Scientists and philosophers remember Ockham for one influential idea. He explained that when we have two explanations for a phenomenon, the more straightforward explanation that covers all the facts is more likely to be true.

This new view of why the Universe’s expansion accelerates eliminates the “need” for dark energy. So, in that sense, it’s a much simpler idea than the standard model.

On the other hand, it also adds properties to dark matter without observing what dark matter is. The theory relies on the widely held assumption that dark matter consists of particles just as ordinary matter does.


As Professor Hansen put it, “We don’t know much about dark matter other than that it is a heavy and slow particle. But then we wondered—what if dark matter had some quality that was analogous to magnetism in it?”

At this point, nobody has ever seen a particle of dark matter. Scientists have surmised that dark matter particles mustn’t interact much with light or other particles, and they must have mass.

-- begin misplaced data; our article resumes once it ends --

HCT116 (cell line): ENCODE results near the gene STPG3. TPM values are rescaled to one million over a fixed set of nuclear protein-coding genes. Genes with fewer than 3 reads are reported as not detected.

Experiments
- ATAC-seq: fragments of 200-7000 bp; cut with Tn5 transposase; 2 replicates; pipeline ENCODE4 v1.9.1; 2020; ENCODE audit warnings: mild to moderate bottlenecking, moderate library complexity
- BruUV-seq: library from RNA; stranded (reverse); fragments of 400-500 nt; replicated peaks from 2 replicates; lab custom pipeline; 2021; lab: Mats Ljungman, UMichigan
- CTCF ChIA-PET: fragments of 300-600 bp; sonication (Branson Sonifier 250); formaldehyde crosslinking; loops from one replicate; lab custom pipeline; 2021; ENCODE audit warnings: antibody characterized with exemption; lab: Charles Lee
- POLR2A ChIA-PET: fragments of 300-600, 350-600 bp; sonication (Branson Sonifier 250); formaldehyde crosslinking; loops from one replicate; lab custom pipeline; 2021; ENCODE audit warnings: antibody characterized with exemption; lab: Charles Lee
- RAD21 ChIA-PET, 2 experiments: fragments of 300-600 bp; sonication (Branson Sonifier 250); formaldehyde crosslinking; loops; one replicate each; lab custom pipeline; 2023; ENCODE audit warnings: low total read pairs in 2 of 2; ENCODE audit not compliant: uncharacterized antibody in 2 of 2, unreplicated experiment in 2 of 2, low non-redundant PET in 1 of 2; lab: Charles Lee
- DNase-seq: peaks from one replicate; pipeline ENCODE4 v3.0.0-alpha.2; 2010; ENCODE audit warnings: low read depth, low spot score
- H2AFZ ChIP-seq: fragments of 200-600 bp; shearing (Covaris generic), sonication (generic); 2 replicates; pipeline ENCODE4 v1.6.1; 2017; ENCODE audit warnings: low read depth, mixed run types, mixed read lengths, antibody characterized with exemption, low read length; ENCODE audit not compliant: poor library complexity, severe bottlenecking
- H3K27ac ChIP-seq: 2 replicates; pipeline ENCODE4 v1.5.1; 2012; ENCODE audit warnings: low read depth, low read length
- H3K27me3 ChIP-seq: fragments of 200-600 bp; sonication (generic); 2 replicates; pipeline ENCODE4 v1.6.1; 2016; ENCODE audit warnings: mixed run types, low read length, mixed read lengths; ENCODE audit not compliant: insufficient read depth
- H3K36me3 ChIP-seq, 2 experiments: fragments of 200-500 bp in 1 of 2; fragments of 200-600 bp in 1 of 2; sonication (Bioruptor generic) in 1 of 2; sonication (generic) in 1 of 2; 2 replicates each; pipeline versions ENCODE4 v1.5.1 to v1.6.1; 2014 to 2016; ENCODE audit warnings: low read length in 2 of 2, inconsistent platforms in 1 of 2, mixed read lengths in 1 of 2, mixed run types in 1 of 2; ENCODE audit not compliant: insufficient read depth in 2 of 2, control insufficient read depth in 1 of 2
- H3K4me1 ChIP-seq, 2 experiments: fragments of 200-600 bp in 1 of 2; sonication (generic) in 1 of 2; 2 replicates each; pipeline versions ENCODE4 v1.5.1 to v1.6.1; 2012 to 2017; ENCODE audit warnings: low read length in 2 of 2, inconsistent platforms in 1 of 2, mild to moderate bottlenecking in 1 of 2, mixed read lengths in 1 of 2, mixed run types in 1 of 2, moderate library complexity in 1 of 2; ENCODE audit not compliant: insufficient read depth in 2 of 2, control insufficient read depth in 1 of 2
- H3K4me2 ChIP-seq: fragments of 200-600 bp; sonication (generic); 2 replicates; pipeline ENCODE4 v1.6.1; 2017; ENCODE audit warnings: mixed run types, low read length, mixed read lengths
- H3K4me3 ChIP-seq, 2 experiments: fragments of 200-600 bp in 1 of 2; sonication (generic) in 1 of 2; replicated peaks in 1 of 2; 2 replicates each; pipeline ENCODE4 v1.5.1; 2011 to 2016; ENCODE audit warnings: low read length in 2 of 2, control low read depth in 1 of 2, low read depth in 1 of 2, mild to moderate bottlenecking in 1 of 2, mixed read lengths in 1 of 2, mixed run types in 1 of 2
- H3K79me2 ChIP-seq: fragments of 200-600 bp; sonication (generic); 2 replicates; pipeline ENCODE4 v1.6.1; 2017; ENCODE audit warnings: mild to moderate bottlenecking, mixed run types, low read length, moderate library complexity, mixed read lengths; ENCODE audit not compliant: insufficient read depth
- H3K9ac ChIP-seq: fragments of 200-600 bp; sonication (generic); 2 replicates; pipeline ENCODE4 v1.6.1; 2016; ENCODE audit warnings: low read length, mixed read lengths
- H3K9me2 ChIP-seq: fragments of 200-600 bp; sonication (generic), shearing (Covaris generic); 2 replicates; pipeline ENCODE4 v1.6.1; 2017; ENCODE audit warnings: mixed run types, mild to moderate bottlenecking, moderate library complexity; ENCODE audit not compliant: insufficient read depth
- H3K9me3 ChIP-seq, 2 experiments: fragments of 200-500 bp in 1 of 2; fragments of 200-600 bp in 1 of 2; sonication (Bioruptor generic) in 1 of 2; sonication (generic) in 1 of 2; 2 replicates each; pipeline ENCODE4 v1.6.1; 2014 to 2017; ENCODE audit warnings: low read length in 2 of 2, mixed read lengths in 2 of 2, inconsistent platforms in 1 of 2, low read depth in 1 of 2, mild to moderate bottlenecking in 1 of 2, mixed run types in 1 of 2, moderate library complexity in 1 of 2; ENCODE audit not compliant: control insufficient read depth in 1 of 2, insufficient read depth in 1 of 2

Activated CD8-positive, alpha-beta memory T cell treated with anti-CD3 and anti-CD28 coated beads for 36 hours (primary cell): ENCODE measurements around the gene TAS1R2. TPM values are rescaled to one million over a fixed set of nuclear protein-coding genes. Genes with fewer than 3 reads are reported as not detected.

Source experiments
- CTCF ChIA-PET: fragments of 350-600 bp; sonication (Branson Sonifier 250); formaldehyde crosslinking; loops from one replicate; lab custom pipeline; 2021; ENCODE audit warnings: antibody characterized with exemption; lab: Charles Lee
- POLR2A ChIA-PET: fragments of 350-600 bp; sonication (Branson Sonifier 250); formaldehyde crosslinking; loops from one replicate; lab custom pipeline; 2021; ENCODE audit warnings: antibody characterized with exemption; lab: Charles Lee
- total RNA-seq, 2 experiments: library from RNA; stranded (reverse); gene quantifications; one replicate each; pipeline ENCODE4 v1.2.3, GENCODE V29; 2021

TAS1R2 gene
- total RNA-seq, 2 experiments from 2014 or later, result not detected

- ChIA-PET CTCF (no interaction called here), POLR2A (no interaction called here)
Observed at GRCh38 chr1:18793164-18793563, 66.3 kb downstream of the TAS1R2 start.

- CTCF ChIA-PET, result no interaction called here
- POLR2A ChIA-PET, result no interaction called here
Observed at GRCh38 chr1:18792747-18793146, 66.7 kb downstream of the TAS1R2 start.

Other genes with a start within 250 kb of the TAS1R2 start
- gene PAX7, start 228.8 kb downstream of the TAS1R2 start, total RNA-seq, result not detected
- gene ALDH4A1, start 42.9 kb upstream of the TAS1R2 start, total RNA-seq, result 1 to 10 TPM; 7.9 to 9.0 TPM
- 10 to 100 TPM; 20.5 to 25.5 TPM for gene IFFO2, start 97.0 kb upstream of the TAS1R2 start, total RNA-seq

They’ve come up with a hypothesis called Weakly Interactive Massive Particles (WIMPS). The trouble is that, despite their best efforts, nobody has ever seen or even detected anything remotely resembling a WIMP.


So, from an empirical point of view, it’s hard to say which idea best meets the test of Ockham’s Razor. The new theory does away with a hypothetical form of energy. Still, in exchange, it attributes speculative properties to a hypothetical particle.

“We know that as normal particles move around, they create magnetism,” explained Professor Hansen. “And, magnets attract or repel other magnets—so what if that’s what’s going on in the Universe? That this constant expansion of dark matter is occurring thanks to some sort of magnetic force?”